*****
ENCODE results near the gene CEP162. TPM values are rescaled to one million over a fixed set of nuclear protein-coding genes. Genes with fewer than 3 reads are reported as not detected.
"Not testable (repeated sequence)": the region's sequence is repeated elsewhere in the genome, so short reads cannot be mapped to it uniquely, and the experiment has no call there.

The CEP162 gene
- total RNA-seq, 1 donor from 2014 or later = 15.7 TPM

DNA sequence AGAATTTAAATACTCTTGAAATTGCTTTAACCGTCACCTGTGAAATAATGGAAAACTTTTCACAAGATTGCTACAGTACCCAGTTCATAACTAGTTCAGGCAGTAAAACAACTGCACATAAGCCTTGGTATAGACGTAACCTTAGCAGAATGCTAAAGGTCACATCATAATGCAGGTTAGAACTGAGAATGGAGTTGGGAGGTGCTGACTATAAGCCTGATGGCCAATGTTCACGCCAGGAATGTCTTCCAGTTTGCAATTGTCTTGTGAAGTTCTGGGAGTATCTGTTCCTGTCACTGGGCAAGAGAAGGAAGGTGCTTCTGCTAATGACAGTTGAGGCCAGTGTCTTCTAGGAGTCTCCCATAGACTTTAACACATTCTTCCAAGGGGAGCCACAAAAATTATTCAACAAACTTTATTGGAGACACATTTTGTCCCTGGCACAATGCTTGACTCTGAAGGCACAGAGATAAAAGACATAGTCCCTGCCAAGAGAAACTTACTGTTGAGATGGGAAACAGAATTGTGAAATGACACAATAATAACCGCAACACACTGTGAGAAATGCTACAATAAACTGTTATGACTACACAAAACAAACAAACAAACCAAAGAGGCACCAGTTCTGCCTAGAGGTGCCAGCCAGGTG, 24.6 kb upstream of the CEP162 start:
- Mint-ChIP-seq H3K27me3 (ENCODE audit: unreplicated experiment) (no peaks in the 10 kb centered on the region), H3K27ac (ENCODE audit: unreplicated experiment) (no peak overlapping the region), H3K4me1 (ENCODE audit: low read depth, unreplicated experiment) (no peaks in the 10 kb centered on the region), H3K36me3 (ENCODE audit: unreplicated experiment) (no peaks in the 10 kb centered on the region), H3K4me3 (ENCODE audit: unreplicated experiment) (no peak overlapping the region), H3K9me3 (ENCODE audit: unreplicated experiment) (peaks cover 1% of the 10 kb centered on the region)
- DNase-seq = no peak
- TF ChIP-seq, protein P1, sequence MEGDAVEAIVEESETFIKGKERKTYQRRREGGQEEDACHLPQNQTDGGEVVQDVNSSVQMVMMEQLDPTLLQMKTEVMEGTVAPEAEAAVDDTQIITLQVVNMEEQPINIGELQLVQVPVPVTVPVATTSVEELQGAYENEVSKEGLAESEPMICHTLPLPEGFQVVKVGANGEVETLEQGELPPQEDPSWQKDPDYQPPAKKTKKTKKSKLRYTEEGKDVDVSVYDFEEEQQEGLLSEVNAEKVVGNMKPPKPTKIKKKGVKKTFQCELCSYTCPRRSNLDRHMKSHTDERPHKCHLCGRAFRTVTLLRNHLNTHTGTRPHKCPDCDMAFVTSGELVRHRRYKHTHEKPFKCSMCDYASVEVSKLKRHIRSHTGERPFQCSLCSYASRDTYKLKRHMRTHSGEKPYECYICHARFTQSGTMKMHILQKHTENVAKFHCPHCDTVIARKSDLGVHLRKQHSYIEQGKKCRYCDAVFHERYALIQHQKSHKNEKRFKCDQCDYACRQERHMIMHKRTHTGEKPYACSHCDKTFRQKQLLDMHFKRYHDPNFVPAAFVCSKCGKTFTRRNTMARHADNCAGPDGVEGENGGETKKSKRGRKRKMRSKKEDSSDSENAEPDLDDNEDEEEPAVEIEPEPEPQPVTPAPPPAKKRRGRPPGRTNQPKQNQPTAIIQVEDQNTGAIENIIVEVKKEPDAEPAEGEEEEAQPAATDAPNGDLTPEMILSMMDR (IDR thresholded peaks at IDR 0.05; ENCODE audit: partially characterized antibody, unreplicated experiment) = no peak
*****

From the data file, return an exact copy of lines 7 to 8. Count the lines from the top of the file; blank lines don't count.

- DNase-seq = no peak
- TF ChIP-seq, protein P1, sequence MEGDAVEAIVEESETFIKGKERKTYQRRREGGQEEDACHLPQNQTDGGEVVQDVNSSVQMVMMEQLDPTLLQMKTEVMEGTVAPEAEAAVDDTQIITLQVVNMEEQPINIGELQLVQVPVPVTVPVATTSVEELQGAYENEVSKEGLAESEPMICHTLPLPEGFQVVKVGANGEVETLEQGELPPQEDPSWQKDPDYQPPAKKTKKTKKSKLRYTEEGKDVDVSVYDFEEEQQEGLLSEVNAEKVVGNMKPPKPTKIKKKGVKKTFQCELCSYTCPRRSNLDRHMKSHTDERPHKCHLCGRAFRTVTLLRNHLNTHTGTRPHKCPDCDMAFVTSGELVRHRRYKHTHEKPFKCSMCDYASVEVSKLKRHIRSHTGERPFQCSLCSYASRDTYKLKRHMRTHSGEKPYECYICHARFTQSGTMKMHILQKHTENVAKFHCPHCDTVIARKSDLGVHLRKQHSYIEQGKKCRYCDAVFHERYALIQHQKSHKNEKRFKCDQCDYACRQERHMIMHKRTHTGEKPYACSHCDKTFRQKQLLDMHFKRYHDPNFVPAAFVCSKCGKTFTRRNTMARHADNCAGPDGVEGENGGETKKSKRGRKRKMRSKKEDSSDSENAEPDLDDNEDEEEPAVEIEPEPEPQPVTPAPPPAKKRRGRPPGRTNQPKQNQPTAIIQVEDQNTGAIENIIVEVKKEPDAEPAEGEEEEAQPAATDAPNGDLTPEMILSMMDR (IDR thresholded peaks at IDR 0.05; ENCODE audit: partially characterized antibody, unreplicated experiment) = no peak